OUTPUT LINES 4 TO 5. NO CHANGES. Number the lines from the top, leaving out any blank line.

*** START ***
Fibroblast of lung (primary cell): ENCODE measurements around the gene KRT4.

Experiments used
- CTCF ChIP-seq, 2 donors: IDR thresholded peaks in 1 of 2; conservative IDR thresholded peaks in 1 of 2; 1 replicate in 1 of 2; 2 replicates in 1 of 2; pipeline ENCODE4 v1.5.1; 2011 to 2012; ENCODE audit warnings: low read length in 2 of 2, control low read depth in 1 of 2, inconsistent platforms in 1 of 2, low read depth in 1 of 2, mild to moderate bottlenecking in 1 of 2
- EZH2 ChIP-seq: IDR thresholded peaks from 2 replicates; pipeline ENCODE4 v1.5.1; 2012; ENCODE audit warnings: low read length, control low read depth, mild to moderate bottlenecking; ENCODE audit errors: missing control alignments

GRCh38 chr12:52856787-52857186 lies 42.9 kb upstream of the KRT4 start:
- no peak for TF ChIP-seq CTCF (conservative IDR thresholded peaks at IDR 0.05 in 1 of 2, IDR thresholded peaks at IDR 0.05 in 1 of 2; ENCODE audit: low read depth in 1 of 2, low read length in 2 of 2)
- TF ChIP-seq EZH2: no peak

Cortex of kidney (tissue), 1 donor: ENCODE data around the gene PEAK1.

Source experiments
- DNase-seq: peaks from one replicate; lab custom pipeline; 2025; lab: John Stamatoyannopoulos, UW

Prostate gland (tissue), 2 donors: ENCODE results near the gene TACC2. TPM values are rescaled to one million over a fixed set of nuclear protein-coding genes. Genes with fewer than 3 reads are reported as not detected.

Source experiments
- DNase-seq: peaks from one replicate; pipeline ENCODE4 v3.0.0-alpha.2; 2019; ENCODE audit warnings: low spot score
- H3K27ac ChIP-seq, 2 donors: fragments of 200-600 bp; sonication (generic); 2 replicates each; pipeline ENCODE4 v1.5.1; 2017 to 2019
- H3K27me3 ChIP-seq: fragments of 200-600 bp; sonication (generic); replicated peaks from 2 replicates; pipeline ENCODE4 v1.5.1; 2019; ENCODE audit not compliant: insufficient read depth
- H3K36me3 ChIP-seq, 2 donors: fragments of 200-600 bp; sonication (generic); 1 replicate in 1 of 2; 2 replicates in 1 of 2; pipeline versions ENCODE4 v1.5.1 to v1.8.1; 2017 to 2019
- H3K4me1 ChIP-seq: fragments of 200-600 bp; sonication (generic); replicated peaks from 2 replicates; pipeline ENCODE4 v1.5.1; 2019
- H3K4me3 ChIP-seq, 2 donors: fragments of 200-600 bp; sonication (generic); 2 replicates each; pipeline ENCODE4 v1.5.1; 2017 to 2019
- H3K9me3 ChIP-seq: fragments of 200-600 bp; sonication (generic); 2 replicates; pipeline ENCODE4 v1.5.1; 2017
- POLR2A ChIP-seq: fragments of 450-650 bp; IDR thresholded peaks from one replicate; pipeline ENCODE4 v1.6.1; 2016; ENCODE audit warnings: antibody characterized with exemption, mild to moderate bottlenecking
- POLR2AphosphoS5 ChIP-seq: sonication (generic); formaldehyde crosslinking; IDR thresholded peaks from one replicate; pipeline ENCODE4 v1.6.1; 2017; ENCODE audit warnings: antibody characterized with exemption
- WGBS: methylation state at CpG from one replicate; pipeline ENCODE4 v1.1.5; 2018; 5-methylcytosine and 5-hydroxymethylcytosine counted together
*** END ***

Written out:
- EZH2 ChIP-seq: IDR thresholded peaks from 2 replicates; pipeline ENCODE4 v1.5.1; 2012; ENCODE audit warnings: low read length, control low read depth, mild to moderate bottlenecking; ENCODE audit errors: missing control alignments

GRCh38 chr12:52856787-52857186 lies 42.9 kb upstream of the KRT4 start: